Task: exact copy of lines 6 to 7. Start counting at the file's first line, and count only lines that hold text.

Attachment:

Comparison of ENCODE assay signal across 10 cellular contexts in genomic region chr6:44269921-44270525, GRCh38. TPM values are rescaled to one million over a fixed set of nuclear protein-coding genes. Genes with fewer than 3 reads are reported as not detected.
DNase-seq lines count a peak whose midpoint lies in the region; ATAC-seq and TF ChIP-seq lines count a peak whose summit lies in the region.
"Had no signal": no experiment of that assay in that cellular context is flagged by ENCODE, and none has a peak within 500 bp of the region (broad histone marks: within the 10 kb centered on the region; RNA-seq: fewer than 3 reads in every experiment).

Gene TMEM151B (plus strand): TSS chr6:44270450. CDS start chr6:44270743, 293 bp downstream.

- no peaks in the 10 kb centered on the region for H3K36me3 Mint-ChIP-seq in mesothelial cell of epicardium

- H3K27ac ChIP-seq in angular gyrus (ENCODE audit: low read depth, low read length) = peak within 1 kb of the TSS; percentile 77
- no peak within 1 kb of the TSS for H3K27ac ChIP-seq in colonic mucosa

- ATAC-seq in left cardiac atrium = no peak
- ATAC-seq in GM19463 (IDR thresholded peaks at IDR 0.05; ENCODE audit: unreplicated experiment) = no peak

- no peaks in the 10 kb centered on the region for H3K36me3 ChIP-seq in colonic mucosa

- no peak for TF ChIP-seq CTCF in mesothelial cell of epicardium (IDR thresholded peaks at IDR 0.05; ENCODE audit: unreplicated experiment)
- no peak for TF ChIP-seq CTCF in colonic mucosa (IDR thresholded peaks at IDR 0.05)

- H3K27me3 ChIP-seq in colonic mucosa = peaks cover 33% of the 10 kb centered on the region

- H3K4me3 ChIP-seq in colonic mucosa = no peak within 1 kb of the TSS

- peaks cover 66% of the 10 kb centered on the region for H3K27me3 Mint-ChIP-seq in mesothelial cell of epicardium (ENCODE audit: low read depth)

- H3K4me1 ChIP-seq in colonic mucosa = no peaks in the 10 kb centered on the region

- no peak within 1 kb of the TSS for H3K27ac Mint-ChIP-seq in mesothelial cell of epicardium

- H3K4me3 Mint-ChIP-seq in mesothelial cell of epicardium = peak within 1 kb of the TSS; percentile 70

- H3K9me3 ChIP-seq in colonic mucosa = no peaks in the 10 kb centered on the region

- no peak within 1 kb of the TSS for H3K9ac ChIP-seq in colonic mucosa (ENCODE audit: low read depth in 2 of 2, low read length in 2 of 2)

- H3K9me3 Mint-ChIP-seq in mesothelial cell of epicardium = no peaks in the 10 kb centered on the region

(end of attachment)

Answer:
- H3K27ac ChIP-seq in angular gyrus (ENCODE audit: low read depth, low read length) = peak within 1 kb of the TSS; percentile 77
- no peak within 1 kb of the TSS for H3K27ac ChIP-seq in colonic mucosa